NO STANDARD TIME: A Fall Semester Class

Mondays at 6:45–8:35 PM, 80 Washington Square East Open to all graduate students.

Taught inside New York University’s gallery at 80 Washington Square East, this course introduces students to philosophical, social, and economic questions about art through a study of artists who have curated, run their own art spaces or created their own forms of distribution. The course sets out to research what is an influential but still under-studied occurrence: the role artists have played as self-organizers, as either curators or presenters of their own art as well as others. Taking the institution or gallery as a medium, artists have often rethought conventional forms of exhibition making. This class surveys seminal examples of such exhibitions from the 1970s to the present, including the ways artists have unlearned, disinvented, and deliberately misunderstood how works of art are circulated and displayed.

The class is inspired by the work of Louise Lawler and will incorporate the work of artists Julie Ault, Melvin Edwards, Charles Gaines, Sarah Michelson, Lutz Bacher, Adrian Piper, Jack Smith, Jef Geys, Orchard, David Hammons, Stephen Dillemuth/Josef Strau, and John Russell/Bank. Readings for the course include such authors as art historians Craig Owens, Douglas Crimp, and David Joselit; artists Andrea Fraser, Richard Hawkins, Mike Kelley, Pope. L, and such feminist theorists as Carla Lonzi. Class time will be spent looking at the works and projects of artists; reading and discussing readings; and in visits to view exhibitions, artist spaces, or in visits with guest lecturers.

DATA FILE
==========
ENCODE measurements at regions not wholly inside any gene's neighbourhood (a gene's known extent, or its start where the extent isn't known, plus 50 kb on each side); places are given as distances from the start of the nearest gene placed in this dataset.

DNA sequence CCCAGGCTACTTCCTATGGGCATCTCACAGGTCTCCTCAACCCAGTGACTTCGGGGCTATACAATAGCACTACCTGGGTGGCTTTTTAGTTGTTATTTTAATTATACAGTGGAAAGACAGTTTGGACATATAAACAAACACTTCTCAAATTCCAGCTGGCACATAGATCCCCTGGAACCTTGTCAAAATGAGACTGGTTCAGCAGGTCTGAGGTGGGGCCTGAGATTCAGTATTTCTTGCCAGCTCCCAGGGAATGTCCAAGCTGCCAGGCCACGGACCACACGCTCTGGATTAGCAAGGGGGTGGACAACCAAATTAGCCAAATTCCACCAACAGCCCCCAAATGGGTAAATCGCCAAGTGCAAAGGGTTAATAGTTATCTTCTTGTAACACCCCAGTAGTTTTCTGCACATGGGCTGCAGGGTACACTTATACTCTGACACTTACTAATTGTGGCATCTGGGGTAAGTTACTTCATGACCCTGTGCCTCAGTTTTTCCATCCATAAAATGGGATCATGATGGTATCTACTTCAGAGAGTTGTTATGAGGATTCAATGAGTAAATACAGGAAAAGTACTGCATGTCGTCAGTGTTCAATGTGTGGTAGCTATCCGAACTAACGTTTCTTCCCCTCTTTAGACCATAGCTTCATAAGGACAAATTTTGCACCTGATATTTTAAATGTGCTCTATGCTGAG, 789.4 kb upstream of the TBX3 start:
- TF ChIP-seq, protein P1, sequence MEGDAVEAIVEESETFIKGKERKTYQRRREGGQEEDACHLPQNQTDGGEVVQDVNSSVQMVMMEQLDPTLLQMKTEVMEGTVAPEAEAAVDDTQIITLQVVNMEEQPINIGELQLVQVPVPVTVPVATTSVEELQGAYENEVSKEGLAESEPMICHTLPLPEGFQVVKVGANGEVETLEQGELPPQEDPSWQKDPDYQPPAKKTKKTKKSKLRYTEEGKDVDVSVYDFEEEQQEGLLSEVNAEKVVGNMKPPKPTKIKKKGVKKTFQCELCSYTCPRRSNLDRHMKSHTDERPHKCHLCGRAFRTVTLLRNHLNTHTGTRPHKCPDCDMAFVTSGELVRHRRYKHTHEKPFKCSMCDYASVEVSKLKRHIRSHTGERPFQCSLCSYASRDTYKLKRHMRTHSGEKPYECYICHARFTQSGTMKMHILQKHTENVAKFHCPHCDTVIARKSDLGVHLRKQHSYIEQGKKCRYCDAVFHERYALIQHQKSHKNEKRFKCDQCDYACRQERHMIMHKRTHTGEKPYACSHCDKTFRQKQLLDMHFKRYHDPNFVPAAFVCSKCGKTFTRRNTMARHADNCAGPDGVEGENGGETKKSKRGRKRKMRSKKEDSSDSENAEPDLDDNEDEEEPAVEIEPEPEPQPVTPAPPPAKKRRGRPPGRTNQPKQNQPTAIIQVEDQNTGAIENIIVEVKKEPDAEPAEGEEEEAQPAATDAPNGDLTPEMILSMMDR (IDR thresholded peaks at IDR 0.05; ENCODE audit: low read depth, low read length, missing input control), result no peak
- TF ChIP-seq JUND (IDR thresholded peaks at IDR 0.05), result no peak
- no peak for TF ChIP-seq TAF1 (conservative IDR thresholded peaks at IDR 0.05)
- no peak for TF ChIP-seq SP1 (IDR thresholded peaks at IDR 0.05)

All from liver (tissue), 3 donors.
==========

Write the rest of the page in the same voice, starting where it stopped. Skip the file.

Taught by Robert Snowden with Andrew Weiner and Rhea Anastas. Robert Snowden is curatorial fellow at 80 Washington Square East, Steinhardt School. He was Head Curator at Yale Union from 2012–2016. Rhea Anastas is Associate Professor in the Art Department at University California Irvine. She was a co-founder of Orchard Gallery from 2005–2008.